duration of the disease. Most of our patients had been on oral corticosteroid therapy off and on. In all the patients corticosteroids were withdrawn over a period of 2 months before putting them on azathioprine. Our results closely correspond to the results shown by other dermatologists in their studies of efficacy of azathioprine in chronic actinic dermatitis, contact dermatitis and atopic dermatitis.7,12,17 The data from the current study do not provide any conclusive evidence of continued benefit after treatment was stopped; however, the data are compatible with some persistence of the clinical improvement. This study was not designed to investigate this issue. The drug was well-tolerated, and no serious side effects were noted. The frequency of gastrointestinal side effects, particularly nausea and vomiting, which resulted in withdrawal of one of our subjects, represents a drawback of this treatment. One patient of Morrison and Shulz6 patients and three of the 35 cases reported by Lear et al.17 had to stop treatment owing to severe nausea and vomiting and epigastric pain. However, many of our patients did not report this side effect. Although, the changes in liver enzymes observed in this study did not give rise to serious concern in any individual, the frequency of changes was sufficient to indicate that these require monitoring when azathioprine is used. There were no haematological side effects in any of our cases but the occurrence of transient leucopoenia in two subjects of Jones et al.18 confirms the requirement for careful hematological monitoring. The manufacturers data sheet for Imuran(R) (Glaxo-Wellcome) recommends weekly monitoring of the full blood count for the first 8 weeks of treatment. This is probably a sensible approach, but less frequent monitoring is likely to be safe if patients are screened for deficiency of thiopurine methyl transferase (TPMT). It has been suggested that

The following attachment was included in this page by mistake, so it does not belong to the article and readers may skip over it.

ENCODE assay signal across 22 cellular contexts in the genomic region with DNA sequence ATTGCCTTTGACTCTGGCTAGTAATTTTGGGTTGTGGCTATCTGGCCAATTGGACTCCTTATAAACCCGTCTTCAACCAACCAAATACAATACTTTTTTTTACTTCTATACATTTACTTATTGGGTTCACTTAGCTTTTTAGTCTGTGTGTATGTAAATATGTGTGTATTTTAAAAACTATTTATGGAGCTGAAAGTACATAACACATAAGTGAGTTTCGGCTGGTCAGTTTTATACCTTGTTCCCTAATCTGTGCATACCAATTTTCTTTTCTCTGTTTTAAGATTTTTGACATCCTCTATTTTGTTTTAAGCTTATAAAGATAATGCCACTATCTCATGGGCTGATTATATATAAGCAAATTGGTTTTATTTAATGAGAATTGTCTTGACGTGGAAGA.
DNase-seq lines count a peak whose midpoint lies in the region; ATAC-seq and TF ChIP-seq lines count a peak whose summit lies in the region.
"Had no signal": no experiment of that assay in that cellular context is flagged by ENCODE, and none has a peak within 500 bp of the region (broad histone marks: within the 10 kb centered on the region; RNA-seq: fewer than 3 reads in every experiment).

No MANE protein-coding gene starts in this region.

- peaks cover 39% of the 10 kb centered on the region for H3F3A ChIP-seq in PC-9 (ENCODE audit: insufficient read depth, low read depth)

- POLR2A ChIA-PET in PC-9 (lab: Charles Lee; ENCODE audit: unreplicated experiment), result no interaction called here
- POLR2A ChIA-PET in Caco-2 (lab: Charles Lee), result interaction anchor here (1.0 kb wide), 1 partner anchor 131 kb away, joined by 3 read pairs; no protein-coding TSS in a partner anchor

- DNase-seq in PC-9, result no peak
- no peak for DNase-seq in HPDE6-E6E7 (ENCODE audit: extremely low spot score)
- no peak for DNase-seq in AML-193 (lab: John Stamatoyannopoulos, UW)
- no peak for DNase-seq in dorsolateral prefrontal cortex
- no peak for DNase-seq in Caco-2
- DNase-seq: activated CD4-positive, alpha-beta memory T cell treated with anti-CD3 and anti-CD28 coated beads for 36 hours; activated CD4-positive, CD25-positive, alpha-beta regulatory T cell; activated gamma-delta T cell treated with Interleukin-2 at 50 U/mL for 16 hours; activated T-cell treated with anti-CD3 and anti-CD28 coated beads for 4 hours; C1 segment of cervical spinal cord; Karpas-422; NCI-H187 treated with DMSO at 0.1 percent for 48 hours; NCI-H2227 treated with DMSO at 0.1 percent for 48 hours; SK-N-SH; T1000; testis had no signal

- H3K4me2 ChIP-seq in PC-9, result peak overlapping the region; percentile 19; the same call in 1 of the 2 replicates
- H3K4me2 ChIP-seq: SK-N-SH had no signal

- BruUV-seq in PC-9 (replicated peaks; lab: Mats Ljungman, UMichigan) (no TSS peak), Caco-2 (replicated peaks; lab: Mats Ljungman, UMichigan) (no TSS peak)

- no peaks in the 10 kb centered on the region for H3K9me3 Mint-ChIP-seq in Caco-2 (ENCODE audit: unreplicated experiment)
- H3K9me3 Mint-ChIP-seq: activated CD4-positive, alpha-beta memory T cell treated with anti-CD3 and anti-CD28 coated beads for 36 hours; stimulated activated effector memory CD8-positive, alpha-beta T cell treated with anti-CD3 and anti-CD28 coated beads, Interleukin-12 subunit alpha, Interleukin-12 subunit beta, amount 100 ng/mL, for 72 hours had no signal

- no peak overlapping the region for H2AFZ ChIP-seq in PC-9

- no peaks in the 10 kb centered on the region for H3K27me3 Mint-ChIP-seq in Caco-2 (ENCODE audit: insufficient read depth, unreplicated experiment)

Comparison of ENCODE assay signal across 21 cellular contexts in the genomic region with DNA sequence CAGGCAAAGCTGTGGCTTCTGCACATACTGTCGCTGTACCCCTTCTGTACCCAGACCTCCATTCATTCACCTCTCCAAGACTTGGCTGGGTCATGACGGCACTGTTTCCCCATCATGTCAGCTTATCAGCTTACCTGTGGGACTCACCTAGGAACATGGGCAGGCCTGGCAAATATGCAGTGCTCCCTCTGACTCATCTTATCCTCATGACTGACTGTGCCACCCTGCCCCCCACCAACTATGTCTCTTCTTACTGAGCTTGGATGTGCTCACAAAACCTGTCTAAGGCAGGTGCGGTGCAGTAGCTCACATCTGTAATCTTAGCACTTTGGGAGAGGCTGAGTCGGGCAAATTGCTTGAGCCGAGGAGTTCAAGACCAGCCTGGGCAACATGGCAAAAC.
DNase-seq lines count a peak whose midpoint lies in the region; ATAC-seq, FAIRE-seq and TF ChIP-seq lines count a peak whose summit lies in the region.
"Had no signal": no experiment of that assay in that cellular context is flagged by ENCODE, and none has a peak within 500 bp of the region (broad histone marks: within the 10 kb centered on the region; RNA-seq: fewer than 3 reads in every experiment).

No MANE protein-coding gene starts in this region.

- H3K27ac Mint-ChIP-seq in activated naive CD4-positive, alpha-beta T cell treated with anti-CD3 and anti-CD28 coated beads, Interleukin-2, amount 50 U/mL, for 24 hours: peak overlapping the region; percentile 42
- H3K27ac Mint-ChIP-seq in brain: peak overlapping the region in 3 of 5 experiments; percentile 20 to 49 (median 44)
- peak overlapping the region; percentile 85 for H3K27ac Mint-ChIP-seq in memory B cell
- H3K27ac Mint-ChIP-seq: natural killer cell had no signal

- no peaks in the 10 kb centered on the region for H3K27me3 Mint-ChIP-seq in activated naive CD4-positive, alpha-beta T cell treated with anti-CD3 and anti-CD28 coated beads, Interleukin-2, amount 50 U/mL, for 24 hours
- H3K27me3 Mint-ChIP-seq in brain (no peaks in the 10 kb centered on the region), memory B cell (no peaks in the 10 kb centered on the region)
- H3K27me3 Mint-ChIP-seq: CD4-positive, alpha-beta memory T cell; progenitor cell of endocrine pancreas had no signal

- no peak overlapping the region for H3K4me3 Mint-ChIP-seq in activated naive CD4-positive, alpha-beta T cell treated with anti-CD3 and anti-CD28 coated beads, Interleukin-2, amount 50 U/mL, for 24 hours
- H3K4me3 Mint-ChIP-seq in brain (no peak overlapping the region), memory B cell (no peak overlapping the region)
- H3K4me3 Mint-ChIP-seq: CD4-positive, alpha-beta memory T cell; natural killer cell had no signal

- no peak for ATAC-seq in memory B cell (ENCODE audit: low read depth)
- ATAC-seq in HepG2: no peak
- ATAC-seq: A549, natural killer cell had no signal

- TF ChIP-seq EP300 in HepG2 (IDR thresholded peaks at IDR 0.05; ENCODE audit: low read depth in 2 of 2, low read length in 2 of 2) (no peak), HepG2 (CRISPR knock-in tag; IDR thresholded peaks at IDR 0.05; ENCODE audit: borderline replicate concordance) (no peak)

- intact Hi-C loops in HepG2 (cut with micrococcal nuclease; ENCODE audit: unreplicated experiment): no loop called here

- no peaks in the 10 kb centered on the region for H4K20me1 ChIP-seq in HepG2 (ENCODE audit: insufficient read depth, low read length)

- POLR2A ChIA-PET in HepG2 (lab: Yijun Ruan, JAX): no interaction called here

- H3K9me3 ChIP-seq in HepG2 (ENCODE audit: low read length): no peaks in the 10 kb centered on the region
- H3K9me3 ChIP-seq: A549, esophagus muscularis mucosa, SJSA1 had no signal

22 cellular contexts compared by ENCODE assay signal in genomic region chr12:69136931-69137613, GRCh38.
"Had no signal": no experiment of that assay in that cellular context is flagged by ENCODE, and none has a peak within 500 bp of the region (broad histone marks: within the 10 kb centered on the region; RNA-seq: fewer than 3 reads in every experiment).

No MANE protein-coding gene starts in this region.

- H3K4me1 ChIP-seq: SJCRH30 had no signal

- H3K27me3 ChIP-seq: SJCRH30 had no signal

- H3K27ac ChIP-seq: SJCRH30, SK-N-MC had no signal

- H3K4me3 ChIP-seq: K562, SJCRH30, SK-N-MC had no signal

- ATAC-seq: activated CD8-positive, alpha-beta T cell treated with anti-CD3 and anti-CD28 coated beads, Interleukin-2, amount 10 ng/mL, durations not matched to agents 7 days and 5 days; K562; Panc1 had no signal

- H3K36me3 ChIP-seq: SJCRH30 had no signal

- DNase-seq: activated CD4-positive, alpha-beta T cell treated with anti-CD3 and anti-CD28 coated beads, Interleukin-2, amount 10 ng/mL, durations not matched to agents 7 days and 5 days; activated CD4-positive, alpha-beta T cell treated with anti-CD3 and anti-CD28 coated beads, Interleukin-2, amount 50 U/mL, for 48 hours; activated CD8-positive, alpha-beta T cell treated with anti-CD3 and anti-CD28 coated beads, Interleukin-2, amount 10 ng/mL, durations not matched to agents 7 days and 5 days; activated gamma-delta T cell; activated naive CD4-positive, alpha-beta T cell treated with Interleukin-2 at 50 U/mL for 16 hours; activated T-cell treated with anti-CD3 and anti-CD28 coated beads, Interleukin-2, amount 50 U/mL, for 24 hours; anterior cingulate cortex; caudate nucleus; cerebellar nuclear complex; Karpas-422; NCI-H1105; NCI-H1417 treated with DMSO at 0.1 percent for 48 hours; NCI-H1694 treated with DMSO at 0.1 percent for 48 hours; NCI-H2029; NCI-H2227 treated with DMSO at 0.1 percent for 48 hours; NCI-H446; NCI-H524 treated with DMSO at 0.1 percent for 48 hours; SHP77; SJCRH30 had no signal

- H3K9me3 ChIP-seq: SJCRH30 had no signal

liver enzymes should be monitored at 2, 4 and 8 weeks and then at intervals of 2 months,17 we adopted the same protocol. The data reported here support the already reported literature that azathioprine can be an effective and useful drug in the management of chronic actinic dermatitis. It can provide an answer to this chronic and socially disabling condition provided that it is used judiciously and the treatment is carefully monitored. As the number of patients was limited and it was not a case-control study, therefore, more studies are required to be done in the evaluation of this potentially beneficial drug in the treatment of chronic actinic dermatitis. Conclusion Although no definite conclusion can be derived from the present study due to its limitations but we found azathioprine to be a potentially efficacious and safe drug in the treatment chronic actinic dermatitis. References